How do you go about choosing a renewable energy deal and be reassured that it is actually renewable – there are lots of caveats and catches?
Yes, there are a lot of smoke and mirrors – different shades of green. True green energy is energy that can attribute to a true renewable generating asset. Big companies can invest in or own their own renewable assets – wind, solar whatever – and what they’re doing is called ‘sleeving’. They’ll sleeve generation into their supply contract and it is attributable to a specific generating asset. In most cases that’s not practical for a small business – so you’ll need to look at businesses where their generation comes from genuine renewable assets. Ecotricity is a good example, Good Energy and Green Energy – those are three that I can think of off the top of my head where we know that their generation is coming from wind, solar or potentially waste incineration – which although not always green is certainly renewable. So there are different kinds of renewable generation.
You then get companies who provide (Renewable Energy Generation Origin) REGO backed supply – these are certificates that tell the consumer that a megawatt hour has been produced using renewable resources. The problem is that you can trade them, companies can buy REGO certificates to back off their generation from different sources. It could be from oil, gas, coal, you name it but they’ve got a certificate to say it’s renewable. A lot of commentators feel the whole thing is very opaque, it confusing. You think you’re buying green energy but actually it didn’t originate from a green energy source.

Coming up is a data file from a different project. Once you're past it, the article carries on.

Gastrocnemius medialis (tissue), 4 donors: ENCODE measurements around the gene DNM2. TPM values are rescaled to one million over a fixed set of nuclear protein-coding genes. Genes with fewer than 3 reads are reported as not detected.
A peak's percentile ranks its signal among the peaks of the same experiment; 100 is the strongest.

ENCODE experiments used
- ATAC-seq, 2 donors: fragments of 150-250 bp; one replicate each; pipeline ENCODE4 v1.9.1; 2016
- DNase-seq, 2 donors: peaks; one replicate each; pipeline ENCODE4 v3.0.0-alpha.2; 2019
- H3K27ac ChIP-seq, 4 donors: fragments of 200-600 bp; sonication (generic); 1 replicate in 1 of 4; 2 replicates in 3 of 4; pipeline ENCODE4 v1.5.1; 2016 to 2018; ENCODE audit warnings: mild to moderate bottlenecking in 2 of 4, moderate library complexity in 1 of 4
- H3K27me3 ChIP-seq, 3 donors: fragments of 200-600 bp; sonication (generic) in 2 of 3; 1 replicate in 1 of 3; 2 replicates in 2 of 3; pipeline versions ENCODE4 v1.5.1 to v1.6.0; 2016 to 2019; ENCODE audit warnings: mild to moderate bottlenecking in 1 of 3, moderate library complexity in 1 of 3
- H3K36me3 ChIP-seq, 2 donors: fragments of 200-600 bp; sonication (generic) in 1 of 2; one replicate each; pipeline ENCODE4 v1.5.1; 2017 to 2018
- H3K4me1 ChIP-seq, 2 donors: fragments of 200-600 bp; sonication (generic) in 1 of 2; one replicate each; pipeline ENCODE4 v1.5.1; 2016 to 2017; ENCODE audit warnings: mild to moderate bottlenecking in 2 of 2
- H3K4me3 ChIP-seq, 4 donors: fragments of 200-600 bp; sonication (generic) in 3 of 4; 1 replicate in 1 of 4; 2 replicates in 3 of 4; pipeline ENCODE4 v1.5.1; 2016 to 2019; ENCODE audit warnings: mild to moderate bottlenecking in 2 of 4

You need to have a look at the fuel mix. Every supplier has to disclose what their fuel mix is, where does their energy come from?
We have done a lot of research in this area and we have a list of genuine green energy suppliers and those that are providing REGO-backed green energy.
Where should SMEs start if they want to install technology to generate their own electricity?
If you have access to half-hourly consumption data and you’ve got a recent energy tariff, energy contract or recent bill, that’s where you can start. We’ve developed a tool that allows you to upload your consumption data, identify your site on a map and it does it all for you. The Energy Saving Trust also provide advice and have some online tools as well.
Ours focus very much on the business case, that’s because we want to see deployment but we also recognise that most people want to see how it stacks up financially.
There has to be a sound business case because ultimately someone is going to be paying for this. Either through internal funds or it might be a bank or leasing arrangement.
Most would look at PV as an option, because it’s quite easy. But maybe rather than looking at plastering your whole roof with PV you might want to size it depending on your energy load. That’s one of the take-homes that I could give you.
You could combine that with a heat pump. The cost of heat pumps is coming down, there is a renewable heat incentive for domestic property which is still just about there and that’s a seven-year incentive, subsidy mechanism. I think it’s going to be replaced by a clean heat grant in due course and I believe you could get around £3-4,000 towards the cost of it. There are incentives out there.
Thanks so much for your time today – and such helpful information
There are a wealth of resources – including those from Ongen and The Energy Saving Trust –guidance and prompts to be found in The NetZeroToolkit . Step 2 – Run My Business on 100% Renewable Energy allows you to access these and plan for your renewable future!